If a private Member's bill requires any spending, a money resolution must be agreed by the House before it (or the provisions giving rise to spending within it) can be considered in committee.Jump to full report >>
On Thursday 17 May 2018, the House gave leave for an Emergency Debate (under Standing Order No 24) on the expectation that the Government table a money resolution relating to a private Member’s bill that has received a second reading, to allow debate in public bill committee (PBC).
Before this application, Afzal Khan, the Member in charge of the Parliamentary Constituencies (Amendment) Bill 2017-19, raised concerns about the Government’s decision not to bring forward a money resolution to his Bill. He did so in a point of order, following the PBC’s first meeting, on 9 May 2018; and he was granted an Urgent Question on the issue on 10 May. The PBC has met twice since but been unable to proceed with its consideration of the Bill.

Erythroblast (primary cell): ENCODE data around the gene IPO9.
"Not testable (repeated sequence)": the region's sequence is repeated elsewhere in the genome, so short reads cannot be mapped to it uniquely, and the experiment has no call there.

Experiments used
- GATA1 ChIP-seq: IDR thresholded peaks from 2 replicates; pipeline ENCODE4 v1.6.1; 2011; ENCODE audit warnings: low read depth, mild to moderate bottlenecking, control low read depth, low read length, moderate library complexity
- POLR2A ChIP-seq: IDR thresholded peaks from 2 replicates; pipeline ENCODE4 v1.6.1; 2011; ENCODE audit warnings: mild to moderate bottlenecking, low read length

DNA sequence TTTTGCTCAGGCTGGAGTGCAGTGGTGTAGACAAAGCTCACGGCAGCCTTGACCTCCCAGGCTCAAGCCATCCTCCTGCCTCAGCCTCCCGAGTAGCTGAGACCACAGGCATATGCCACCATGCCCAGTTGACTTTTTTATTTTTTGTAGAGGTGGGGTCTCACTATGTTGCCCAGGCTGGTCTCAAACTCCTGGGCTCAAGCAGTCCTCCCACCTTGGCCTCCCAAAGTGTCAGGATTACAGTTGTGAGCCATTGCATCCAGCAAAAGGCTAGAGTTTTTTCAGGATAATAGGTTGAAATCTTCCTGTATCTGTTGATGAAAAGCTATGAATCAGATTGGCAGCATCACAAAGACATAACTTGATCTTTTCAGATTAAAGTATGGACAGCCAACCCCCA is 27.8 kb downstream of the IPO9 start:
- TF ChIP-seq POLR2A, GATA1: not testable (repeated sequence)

In response to his point of order, Mr Khan was told that “When to bring forward a money resolution is in the hands of the Government”. In responding to the Urgent Question, the Leader of the House, Andrea Leadsom, reiterated a comment she had made when questioned about a money resolution for another PMB, that “Discussions are carrying on through the usual channels and money resolutions will be brought forward on a case-by-case basis as soon as possible”.
In the last Parliament, a Minister stated that that “once the House has given a private Member’s Bill a Second Reading, the convention is that the Government, even when they robustly oppose it, always table a money resolution”.
The main objective of a PMB cannot be to create a charge by way of taxation or expenditure. If it requires any spending, a money resolution must be agreed by the House before it (or the provisions giving rise to spending within it) can be considered in committee. Such a resolution would need to be initiated by the Government, in line with its exclusive right to initiate proposals for expenditure.
Commons Debate packs CDP-2018-0128
Author: Richard Kelly
Topic: Parliamentary procedure